Don’t get me wrong, if the restrictions are going to be in place, I’d rather security were more lenient than not, but doesn’t it all beg the question as to what the point really is?

Once I had dealt with my liquids I then had to remove my belt and watch (but not shoes this time so presumably I was wearing a brand not considered Terrorist friendly, unlike a girl at Berlin airport whose military boots were deemed too risky to be worn. She had to spend several minutes untying them and holding up everyone else), empty my pockets and walk through the metal detector, forgetting that I should try not to look quite so relieved when it doesn’t beep after I pass through. Whilst I don’t have a problem with the detectors themselves, they are just another thing that seems to be inconsistently administered for security. I don’t know whether they truly have an adjustable sensitivity but the fact that I have passed through wearing a shirt with metal poppers without setting it off, yet Emily has been unable to pass through wearing a scarf with silver threads doesn’t seem consistent to me.

Still, it shouldn’t be long before those atrocious full body imaging scanners are rolled out countrywide and we’re all subjected to the indignity of having a security bod getting a detailed view of our more personal details. I wonder whether we’ll still have to remove our shoes and belts? Will they be an added inconvenience, or will they simply replace what we have now? If they’re not designed to replace anything I would ask what the benefit is? Otherwise surely they’re saying that previously the security wasn’t worth much at all. Like the laundry detergent adverts showing off the latest generation of their products: “Look how bright we can get your whites now!” They say. “Compared to this, our old product made your whites look like they were rolled in shit!”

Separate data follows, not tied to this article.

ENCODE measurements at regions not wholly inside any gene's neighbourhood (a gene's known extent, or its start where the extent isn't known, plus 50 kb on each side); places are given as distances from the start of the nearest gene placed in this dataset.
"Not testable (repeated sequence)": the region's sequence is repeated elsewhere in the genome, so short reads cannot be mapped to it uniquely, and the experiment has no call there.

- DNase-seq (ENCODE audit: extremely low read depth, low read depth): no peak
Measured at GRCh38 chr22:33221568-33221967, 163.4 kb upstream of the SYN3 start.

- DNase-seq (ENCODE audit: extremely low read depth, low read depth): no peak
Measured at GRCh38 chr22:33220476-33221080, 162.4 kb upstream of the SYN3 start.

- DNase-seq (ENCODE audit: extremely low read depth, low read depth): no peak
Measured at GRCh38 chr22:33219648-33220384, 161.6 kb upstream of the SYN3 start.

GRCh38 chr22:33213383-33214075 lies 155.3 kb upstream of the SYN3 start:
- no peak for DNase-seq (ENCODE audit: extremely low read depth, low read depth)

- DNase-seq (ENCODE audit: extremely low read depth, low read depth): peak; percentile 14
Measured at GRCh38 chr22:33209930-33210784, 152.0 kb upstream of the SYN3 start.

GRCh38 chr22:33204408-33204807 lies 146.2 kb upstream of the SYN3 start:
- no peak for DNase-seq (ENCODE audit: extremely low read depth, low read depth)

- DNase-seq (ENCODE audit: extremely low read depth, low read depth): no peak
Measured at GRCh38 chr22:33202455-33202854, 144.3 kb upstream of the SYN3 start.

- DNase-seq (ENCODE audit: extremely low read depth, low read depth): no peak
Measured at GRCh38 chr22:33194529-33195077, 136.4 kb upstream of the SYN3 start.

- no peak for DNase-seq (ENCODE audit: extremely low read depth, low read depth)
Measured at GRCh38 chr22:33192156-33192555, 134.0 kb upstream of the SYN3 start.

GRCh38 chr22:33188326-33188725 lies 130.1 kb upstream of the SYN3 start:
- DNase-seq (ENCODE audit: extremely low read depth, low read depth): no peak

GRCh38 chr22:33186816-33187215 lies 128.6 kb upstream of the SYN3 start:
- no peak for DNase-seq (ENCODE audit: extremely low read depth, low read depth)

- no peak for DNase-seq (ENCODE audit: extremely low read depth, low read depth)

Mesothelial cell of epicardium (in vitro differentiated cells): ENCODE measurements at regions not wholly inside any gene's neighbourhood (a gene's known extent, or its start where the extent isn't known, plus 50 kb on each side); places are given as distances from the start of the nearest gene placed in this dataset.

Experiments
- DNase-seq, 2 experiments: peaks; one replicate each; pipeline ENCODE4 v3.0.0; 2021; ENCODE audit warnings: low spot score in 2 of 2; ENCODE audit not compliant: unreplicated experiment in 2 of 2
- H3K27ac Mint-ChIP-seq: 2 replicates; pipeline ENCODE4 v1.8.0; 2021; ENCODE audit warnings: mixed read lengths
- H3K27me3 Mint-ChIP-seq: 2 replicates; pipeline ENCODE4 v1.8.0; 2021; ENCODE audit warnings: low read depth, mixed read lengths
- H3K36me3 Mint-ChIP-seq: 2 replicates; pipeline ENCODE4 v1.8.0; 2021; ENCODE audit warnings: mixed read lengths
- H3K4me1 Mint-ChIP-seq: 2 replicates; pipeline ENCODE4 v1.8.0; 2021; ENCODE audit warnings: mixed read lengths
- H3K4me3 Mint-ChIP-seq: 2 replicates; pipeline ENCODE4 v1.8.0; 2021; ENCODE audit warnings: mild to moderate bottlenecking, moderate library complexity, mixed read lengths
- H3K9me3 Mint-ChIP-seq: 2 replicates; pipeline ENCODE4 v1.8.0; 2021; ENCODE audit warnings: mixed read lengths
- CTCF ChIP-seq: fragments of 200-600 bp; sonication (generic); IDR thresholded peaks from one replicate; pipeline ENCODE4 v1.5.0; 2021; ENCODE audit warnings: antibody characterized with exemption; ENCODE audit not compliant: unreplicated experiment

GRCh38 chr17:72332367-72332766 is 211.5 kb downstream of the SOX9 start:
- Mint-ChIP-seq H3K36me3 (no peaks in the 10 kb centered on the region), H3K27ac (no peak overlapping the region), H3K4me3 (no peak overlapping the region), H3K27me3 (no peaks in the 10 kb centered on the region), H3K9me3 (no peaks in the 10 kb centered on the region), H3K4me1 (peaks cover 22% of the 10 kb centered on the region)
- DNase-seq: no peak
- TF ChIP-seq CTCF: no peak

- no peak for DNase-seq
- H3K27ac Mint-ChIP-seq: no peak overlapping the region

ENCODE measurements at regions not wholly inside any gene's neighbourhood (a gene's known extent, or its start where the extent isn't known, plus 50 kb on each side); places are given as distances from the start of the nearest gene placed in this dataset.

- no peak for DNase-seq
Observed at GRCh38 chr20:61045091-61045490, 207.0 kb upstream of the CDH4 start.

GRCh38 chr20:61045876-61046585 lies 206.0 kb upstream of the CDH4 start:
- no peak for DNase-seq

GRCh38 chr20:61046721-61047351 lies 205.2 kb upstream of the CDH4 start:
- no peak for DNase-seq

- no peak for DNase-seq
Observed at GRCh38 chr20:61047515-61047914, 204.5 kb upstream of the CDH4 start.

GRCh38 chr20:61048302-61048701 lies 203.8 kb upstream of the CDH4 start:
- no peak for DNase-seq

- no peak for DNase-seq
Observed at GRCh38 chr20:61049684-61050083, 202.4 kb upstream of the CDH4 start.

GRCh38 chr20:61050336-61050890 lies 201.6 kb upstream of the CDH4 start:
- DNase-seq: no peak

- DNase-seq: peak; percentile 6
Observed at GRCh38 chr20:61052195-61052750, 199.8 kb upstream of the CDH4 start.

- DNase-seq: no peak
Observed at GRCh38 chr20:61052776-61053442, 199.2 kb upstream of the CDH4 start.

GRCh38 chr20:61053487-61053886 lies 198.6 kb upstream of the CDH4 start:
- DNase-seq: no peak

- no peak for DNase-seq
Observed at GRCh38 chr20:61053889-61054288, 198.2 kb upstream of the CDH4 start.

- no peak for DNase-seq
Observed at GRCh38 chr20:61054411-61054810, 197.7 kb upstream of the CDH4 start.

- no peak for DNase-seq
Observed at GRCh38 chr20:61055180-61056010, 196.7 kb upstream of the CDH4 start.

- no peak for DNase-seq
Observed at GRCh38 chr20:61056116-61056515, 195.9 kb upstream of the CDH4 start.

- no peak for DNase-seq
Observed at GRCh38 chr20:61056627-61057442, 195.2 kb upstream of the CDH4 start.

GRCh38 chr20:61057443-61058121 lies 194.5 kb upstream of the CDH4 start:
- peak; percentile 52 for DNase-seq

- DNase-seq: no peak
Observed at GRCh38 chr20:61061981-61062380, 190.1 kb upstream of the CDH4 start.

Nevertheless, finally we were through the hell and ready to actually board our bus with wings, and I for one felt secure in the knowledge not only that a limited amount of toothpaste was on board, but that a ‘Crash Axe’ was safely stowed away in case of emergency.

Yet all the indignities, inconveniences and costs that contributed to making my experience such an awful one are the very same things that are supposed to remind me that we’re winning the war on Terror. I can’t help but feel that we’ve got it the wrong way round. Aside from it being an impossible and frankly absurd ‘war’ anyway, surely we’re only winning when we are able to go about our lives in a more normal fashion? When my government is no longer telling me that I am under the constant threat of a random and indiscriminate Terrorist attack. When I no longer have to scour the streets for a bin because most of them have been removed in case they have a bomb put in them. When I can take fucking nail clippers onto a plane with me. Then I might start believing that we’re ‘winning’. And I hope that happens soon, because all I really think when these new laws and checks come into place is not that they make me any safer, but that they make me less free.